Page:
I’m thrilled to introduce to you Laura Tingley from Simply Well Balanced! She is going to share with us all about how to manage teacher stress. This post is packed full of great tips to help us teachers live less stressful lives! Dig in!
Teacher stress is for real. It’s one of the main reasons that otherwise qualified and caring individuals leave the profession. Just hop on Facebook and you will most likely find that one of your teacher friends has a newly posted teacher stress meme or GIF popping up in your feed. You know why? Because if you don’t laugh about how stressful the job can be, you will definitely cry. When going to school to become a teacher the courses are focused on developing lesson plans and classroom management. That’s all fine and dandy, but if they want people to stick around for the long haul they really should be offering How to Manage Teacher Stress 101.
I came into teaching in a roundabout way that allowed me to work side-by-side and observe over 1,000 teachers for more than a decade before taking on the responsibility of my own classroom. I am forever grateful for those experiences because they allowed me to see the good, bad and the ugly that occurs in a classroom on a daily basis.
It also showed me that teaching can be one of the most stressful jobs on the planet, but only if you allow it to be. Through my previous experience I was able to spot those teachers who truly know how to manage teacher stress and ask them what their secrets were. Today I am going to share these tips and tricks of the trade with you so that you can love your job and learn how to manage teacher stress like a pro.
How to Manage Teacher Stress
Find a teaching mentor/partner who is successful and enjoys their job
My first teaching mentor was 72 and had been teaching since she was 20 years old. Yes, she had been a teacher for 52 years!!! Long after she could have retired because she loved the job and did not let the stress get to her. She came to school every day with a pep in her step and a smile on her face. I learned so much from her; most of all that a positive attitude is a great start to avoiding teacher stress.
Now, I know that most states require a teacher induction program that includes a mentor. If you are lucky (like me) to have been assigned an amazing mentor who is competent, charismatic and is all about maintaining work-life balance you basically won the mentor teacher lottery. Unfortunately, this is not always the case.
There are lots of teachers out there who are quick to take every opportunity talk about every single negative aspect of being a teacher. STAY AWAY FROM THEM!!!
Create Start and End of Day Routines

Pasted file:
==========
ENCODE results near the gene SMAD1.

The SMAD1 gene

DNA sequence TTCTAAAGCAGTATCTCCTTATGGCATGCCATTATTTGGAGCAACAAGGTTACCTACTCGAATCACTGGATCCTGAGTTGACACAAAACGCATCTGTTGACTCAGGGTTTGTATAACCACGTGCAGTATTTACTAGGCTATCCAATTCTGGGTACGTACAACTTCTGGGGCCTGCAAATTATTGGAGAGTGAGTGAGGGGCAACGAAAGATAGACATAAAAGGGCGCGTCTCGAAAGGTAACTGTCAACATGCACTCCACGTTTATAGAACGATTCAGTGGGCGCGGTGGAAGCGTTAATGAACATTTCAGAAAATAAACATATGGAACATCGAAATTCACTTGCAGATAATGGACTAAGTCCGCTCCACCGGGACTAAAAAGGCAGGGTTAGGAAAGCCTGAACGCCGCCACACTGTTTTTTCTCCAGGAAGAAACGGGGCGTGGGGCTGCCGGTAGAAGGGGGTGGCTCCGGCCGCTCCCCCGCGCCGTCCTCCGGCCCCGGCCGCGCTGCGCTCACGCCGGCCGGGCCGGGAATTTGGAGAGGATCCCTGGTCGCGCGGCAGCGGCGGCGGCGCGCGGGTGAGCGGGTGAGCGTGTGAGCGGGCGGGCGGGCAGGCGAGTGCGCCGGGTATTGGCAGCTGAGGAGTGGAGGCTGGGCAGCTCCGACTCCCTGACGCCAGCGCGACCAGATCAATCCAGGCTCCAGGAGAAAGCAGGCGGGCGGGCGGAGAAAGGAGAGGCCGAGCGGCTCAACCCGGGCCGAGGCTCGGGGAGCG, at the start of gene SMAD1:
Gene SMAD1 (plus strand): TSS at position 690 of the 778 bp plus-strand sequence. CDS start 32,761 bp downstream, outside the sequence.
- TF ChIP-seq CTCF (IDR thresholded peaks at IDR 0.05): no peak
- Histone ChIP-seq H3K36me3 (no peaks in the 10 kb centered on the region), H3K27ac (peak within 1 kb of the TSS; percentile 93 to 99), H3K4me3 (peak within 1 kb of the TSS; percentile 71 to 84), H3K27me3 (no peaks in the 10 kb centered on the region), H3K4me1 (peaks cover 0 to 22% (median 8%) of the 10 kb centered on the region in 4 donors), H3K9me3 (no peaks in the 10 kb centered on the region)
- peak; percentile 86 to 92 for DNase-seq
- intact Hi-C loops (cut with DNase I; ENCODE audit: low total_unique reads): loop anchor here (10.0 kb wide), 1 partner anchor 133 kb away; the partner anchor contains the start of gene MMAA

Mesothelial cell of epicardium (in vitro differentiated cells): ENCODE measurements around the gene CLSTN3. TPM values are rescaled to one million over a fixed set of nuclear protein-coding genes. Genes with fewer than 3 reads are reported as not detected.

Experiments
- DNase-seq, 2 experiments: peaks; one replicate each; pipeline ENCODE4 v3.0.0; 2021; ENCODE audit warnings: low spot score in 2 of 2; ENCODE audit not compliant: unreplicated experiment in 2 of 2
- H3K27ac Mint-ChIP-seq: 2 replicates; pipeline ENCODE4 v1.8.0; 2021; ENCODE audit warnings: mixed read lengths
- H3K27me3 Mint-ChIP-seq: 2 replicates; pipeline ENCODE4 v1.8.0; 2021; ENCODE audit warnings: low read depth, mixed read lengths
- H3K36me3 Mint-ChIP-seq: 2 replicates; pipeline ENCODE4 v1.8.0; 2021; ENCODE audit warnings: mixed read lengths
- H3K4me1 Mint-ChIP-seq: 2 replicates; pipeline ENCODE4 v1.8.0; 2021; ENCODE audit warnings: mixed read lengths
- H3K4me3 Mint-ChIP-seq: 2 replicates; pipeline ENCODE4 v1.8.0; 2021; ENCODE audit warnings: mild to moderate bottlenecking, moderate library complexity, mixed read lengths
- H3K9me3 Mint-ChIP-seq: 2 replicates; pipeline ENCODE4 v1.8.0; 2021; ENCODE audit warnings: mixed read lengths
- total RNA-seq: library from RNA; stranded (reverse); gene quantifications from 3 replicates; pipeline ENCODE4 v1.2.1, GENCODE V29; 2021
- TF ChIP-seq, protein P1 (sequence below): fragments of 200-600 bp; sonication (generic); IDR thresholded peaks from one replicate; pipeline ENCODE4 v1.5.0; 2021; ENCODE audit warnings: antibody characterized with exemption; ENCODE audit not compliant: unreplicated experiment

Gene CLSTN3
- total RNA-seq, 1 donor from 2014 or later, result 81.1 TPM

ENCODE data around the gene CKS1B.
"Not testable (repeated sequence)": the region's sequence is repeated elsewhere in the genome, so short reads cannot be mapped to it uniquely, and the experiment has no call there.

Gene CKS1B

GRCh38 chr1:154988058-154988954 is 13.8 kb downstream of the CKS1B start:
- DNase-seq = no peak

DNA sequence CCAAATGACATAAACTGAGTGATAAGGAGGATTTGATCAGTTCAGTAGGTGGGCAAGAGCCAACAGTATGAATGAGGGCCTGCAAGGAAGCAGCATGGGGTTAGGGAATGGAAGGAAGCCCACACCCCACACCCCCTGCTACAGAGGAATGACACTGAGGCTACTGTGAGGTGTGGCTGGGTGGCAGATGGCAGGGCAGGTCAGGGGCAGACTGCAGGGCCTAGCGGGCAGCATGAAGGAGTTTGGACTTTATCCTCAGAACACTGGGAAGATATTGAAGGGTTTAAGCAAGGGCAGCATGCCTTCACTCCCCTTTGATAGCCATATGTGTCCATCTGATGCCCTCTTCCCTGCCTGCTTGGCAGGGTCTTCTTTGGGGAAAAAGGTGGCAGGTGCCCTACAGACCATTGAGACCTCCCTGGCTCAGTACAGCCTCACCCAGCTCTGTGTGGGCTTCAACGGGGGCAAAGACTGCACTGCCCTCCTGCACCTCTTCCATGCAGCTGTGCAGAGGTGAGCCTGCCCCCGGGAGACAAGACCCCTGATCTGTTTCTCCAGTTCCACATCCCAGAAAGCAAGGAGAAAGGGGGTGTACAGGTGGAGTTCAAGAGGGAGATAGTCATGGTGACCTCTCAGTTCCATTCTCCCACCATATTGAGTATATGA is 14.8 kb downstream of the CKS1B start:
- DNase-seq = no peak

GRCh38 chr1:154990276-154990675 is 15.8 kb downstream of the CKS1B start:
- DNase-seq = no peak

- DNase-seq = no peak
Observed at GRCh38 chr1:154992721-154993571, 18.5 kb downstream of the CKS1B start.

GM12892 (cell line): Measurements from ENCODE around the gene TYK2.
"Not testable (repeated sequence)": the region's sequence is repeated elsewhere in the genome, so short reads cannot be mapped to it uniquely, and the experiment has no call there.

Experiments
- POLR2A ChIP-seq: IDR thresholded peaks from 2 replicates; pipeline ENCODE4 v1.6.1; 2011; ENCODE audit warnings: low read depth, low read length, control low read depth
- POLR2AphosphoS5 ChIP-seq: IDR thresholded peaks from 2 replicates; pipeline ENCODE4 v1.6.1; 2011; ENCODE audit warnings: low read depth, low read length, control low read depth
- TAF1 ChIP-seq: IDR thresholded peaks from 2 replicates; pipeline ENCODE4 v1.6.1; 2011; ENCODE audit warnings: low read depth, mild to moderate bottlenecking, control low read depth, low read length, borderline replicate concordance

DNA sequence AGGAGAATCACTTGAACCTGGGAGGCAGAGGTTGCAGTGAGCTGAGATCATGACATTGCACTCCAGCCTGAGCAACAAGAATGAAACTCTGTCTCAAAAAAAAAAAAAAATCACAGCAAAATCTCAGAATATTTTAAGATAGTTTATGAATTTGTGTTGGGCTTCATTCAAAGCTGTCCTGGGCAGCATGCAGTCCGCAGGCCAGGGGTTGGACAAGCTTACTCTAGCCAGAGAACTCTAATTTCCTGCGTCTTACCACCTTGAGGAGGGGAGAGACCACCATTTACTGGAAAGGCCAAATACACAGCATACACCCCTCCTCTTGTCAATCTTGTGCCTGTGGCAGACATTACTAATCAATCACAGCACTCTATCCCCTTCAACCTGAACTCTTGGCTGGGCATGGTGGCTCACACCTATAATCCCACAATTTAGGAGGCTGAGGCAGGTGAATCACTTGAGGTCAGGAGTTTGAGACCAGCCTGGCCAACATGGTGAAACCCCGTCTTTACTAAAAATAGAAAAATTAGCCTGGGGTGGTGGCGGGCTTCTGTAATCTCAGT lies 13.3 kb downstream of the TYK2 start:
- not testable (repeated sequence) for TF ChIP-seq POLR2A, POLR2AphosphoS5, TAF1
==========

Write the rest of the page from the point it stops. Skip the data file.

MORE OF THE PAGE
We’ve all been there…running late in the morning. You get to your classroom just as the students are showing up and you are running around like a chicken with your head cut off. Well, if you have created routines for the start and end of the day you will be all set and ready to go – even if you are sliding in the door at the last second.
I actually like to focus on the end of the day routine first. This is where you prep everything you need for the next day before you leave the classroom. When I first started teaching my end of the day routine took over 40 minutes. As time has progressed I have created systems that allow my end of the day routine to be completed in less than 10 minutes if needed.
When I first examined what I was spending time on at the end of the day, I realized that a lot of it was non-essential and that I was taking on tasks that the students could do for themselves. Once you eliminate the “fluff” and teach students how to function independently you will be amazed at how little you have to do at the end of the day. My end of the day routine currently includes updating two charts (that tell the students what they need to do), switching the date on my calendar and turning off the lights. Bam – done! Most days I use the extra time to prep for weeks in advance – #superteachergoals.
Now, on to the start of the day routine. This routine actually starts before the students come into the room. When learning how to manage teacher stress, step one is that you need to be prepared and mentally available before the students arrive. This means that you have your personal items put away, technology set up for the day and any lesson materials set out and ready to go. A quick look on Pinterest and you can find a ton of ideas to streamline classroom morning routines. From taking attendance and lunch count to creative alternatives to morning work, I guarantee you can find ways to simplify the start of your day.
Leave School at School
My first year of teaching I was amazed at how many teachers were able to leave just a few minutes after their students were gone for the day. I was very curious, so I started asking how they were able to leave so soon. Many of them had the same response, “Oh, I just pack everything up and take it home.”